Researchers have developed a new technique that allows them to create ceramics with 3D printing faster and cheaper, incorporating complex shapes.

This image shows a ceramic spiral created by the additive manufacturing process. This material relates to a paper that appeared in the Jan. 1, 2016 issue of Science, published by AAAS. The paper, by Z.C. Eckel at HRL Laboratories in Malibu, CA, and colleagues was titled, “Additive manufacturing of polymer-derived ceramics.” Credit: HRL Labs.

Ceramics and 3D printing don’t play nice together. Ceramics are strong, robust and have spectacular thermal properties, but unlike polymers and some metals, ceramic particles don’t fuse together when heated – which means that conventional 3D printing doesn’t work with them.

The few 3D printers for ceramics that had been developed work very slowly, at high temperatures, and cause some porosity which renders the material more vulnerable to cracking; a team from HRL Laboratories in Malibu, California wanted something else – something better.

“3D printing is a very important new capability, but so far, most materials that can be printed are not high-performance engineering materials,” said study co-author Tobias Schaedler, a materials scientist at HRL Laboratories in Malibu, California. “We wanted to figure out 3D printing of a high-temperature, high-strength ceramic.”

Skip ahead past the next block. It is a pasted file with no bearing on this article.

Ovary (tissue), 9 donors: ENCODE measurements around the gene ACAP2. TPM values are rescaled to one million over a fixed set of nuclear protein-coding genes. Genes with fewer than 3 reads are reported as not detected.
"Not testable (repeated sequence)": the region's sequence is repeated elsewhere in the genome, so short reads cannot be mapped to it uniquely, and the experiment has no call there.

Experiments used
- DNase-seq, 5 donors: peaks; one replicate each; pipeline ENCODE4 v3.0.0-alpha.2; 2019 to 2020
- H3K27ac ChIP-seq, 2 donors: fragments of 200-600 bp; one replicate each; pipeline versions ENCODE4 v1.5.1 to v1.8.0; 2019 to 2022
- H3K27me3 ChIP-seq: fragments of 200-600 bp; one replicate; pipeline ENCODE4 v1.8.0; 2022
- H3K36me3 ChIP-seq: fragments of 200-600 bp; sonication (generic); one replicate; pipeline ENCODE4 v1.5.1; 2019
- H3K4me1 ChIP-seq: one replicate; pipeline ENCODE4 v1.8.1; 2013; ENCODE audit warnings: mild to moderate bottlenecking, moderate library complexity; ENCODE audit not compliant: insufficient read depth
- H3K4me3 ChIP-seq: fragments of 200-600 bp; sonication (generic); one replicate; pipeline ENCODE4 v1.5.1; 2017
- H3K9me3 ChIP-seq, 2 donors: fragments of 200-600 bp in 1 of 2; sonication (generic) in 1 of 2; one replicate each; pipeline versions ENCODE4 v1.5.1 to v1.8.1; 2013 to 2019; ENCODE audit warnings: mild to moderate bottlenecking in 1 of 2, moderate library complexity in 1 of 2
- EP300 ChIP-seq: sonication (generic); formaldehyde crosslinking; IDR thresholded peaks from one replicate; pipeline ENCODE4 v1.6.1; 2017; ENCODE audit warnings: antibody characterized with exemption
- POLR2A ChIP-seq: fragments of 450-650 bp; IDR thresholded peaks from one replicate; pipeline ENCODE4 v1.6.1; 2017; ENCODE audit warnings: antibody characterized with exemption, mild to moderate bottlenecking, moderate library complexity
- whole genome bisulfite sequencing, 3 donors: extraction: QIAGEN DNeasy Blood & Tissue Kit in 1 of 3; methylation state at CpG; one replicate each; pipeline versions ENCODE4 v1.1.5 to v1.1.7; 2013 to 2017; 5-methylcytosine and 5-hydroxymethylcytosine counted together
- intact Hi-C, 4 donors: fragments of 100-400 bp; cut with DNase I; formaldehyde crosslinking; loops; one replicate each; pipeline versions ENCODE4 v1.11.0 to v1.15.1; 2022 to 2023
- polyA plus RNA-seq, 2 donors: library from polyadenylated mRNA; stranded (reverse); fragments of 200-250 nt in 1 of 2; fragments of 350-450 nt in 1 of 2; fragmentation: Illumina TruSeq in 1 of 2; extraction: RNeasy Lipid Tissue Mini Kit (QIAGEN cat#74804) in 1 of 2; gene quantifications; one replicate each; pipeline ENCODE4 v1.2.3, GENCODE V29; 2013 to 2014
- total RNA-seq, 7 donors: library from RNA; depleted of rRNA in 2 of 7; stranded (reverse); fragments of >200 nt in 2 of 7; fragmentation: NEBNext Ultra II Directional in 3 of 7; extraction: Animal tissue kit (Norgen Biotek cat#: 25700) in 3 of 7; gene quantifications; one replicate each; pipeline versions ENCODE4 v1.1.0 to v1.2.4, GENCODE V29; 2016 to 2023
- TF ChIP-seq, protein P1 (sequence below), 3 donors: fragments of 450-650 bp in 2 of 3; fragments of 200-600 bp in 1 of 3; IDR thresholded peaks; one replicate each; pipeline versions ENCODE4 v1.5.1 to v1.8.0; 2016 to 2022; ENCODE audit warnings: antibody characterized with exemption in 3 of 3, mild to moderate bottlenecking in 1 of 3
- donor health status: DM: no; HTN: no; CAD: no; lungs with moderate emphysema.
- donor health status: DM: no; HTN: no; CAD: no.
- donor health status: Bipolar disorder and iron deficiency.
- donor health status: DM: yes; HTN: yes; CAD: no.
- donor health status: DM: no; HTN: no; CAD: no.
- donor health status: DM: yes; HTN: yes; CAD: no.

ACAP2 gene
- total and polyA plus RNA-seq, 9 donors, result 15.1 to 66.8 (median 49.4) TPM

Image via Gizmodo.

He and his team have found a new way to 3D print ceramics, using a special resin instead of powders. This not only allows the creation of less porous materials, but also enables scientists to create complex, intricate structures with relative ease. The new method is also over 100 times faster than previous techniques and creates ceramics 10 times stronger that can withstand temperatures of 1,400⁰ Celsius (2552⁰ Fahrenheit) before experiencing any damage.

Because of their success, the team is already considering applications for building components for jet engines and supersonic planes, but it will take another few more years before then can actually implement this ceramic in any products.

“We are at the discovery phase. It will take at least five years for an application to be commercialized,” Schaedler said.

Journal Reference.

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